Kashmiri language has suffered because of state apathy, writes Shujaat Bukhari. According to him, it was introduced at the top level, i.e.; at the University without having a strong base. But now it has been introduced at elementary stage. The real challenge is from Kashmir society itself. It is an irony that the people appear to be reluctant to embrace their own language. We must have to ensure that Kashmiri embraces the language as a bond of their identity.

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Online News Service in Kashmir

The High Court of Jammu and Kashmir has once again taken a serious note of the encroachments on river Jhelum and asked government to present a report. According to daily Chattan, it is unfortunate that people encroach upon the land on the banks of Jhelum and install buildings and the government is behaving like a silent spectator. Not only this, in many areas, people have felled  trees and widened the size of streams. The people do not realize that their actions are making the areas more flood prone.

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KASHMIR: THE BANE OF INDIA AND PAKISTAN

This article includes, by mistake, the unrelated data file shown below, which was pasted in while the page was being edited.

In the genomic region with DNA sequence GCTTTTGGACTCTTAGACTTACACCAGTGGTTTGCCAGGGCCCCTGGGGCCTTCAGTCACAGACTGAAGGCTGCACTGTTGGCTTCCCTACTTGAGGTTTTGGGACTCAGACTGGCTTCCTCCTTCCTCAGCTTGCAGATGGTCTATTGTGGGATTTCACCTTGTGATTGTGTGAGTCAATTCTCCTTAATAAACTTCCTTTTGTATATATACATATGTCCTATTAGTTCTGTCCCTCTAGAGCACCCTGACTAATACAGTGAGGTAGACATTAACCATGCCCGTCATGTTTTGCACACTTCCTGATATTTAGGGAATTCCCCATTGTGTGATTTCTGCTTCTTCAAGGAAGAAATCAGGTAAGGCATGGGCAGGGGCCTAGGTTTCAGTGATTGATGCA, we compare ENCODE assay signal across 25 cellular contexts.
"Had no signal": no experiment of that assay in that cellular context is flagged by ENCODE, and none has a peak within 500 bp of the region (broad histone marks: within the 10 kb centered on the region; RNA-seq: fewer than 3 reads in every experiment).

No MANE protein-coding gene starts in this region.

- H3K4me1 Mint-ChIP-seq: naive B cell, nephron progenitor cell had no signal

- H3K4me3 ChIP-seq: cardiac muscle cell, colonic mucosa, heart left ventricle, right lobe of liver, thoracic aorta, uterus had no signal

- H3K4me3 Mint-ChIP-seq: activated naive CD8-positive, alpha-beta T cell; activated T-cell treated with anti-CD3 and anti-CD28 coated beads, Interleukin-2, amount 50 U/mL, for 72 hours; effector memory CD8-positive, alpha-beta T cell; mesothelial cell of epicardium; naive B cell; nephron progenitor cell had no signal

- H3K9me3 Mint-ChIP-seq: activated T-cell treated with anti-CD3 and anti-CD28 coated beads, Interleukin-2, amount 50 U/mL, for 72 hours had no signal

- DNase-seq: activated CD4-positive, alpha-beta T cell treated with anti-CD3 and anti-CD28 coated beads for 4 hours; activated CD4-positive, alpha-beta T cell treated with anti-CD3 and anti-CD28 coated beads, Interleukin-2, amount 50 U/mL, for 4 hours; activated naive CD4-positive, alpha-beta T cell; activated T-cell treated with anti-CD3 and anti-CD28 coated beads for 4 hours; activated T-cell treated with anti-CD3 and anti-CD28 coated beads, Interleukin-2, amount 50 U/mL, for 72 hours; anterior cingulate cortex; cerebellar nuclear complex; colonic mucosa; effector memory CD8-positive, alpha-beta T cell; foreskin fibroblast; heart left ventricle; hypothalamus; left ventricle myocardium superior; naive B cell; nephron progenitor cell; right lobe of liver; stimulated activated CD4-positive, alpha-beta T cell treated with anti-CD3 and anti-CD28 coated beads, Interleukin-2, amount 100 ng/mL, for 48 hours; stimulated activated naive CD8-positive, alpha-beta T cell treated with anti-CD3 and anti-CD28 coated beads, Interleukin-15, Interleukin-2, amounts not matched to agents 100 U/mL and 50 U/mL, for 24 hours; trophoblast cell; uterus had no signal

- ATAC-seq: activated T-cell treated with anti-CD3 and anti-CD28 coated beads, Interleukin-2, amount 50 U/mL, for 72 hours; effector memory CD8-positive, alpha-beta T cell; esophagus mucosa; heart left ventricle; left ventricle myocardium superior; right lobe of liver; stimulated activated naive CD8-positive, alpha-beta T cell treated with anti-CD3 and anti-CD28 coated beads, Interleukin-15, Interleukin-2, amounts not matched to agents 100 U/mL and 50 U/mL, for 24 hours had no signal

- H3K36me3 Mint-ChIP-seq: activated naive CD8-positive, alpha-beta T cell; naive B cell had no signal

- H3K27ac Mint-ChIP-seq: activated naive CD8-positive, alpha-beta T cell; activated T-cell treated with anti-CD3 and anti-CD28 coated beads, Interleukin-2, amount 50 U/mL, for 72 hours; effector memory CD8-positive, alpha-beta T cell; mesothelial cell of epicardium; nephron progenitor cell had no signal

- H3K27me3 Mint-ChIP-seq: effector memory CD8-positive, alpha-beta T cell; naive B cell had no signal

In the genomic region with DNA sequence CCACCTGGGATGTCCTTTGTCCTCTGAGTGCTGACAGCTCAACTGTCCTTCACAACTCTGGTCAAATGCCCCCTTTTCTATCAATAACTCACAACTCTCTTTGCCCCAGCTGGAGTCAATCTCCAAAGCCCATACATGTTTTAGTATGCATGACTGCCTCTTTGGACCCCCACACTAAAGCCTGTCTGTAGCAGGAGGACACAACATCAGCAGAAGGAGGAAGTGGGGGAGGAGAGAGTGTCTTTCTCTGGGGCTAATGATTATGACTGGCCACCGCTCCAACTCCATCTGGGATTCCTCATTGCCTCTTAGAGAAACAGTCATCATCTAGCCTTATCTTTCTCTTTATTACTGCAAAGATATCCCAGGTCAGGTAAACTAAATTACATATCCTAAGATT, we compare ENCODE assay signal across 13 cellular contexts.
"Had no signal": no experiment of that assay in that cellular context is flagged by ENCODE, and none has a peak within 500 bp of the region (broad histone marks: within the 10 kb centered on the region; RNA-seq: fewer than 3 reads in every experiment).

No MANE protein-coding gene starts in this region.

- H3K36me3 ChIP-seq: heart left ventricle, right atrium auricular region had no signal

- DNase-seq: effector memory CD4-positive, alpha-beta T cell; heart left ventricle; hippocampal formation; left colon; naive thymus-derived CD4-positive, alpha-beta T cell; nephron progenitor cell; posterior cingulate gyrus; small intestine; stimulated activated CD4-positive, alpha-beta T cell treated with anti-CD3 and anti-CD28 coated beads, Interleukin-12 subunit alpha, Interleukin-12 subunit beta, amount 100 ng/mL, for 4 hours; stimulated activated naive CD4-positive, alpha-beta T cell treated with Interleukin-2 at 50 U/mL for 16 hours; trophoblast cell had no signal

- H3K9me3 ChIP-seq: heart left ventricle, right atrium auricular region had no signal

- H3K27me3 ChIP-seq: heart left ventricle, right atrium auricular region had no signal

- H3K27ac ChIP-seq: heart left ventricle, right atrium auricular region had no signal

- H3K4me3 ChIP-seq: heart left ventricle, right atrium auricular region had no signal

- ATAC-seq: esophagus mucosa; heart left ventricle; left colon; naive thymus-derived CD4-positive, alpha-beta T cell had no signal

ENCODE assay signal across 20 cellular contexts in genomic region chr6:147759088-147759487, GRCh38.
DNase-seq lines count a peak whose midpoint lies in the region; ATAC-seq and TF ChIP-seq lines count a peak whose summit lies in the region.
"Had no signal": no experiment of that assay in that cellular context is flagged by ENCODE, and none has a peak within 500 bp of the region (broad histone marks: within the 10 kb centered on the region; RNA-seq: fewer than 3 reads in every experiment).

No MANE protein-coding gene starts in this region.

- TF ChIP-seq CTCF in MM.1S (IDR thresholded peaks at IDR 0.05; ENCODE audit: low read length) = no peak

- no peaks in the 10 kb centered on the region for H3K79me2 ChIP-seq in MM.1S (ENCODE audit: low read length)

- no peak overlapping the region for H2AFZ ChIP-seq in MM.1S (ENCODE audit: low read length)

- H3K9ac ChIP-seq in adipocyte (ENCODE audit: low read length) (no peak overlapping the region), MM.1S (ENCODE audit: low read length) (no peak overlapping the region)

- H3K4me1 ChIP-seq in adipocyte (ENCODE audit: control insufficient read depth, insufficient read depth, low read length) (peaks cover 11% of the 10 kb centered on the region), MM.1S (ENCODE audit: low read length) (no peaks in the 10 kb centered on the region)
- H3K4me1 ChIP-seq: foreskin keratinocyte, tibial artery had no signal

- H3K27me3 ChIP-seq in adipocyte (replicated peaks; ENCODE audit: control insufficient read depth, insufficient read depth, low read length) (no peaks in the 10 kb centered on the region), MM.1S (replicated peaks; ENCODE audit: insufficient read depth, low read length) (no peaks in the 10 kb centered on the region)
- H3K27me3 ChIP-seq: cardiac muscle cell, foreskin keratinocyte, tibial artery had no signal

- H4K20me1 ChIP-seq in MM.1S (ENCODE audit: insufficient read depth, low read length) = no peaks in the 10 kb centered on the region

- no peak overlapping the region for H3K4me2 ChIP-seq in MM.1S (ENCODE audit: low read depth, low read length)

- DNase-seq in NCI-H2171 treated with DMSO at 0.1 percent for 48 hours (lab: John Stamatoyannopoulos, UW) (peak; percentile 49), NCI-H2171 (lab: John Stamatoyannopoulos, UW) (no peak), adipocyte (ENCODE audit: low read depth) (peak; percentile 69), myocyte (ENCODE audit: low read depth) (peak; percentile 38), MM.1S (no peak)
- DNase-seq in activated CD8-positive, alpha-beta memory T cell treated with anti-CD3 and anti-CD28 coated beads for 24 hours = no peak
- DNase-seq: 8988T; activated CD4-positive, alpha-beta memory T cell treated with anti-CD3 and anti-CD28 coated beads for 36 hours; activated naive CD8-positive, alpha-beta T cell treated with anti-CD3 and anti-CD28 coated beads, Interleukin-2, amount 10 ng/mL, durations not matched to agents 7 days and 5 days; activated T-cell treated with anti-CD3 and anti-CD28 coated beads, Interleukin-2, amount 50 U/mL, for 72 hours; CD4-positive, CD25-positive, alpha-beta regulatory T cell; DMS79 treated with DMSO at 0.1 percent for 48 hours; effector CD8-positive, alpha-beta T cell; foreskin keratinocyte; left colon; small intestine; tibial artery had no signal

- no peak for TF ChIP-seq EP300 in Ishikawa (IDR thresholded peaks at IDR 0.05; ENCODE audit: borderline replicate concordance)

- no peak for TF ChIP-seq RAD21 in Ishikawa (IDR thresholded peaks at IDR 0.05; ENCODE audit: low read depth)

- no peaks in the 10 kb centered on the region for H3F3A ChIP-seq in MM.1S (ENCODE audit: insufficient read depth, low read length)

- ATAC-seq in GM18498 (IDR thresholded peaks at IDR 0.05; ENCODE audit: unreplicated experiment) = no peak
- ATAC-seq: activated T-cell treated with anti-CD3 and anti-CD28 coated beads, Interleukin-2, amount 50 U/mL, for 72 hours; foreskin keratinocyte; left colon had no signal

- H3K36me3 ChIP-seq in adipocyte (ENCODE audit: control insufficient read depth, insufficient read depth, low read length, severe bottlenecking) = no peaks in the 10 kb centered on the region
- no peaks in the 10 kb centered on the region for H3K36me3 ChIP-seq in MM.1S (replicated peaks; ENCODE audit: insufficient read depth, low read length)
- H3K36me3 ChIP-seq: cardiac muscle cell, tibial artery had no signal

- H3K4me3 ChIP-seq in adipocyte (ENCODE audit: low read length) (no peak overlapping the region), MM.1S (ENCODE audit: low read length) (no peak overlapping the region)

Saad Hafiz

The hostility between India and Pakistan has acquired new dimensions. In his analysis, Saad Hafiz writes that Kashmir holds much symbolic and historical importance for both countries. The disputed territory is also the primary source of water and power generation to both the countries. The general contours of Kashmir dispute have not changed. Pakistan can not coerce India into making territorial concessions in Kashmir. India  can not address the genuine alienation of people of Kashmir through the use of pellet guns and intimidation. A negotiated settlement is in the interests of both the countries. The most practical solution is to recognize existing border in Kashmir. As Indo-Pak relations return to normal, new ideas on sharing sovereignty can emerge.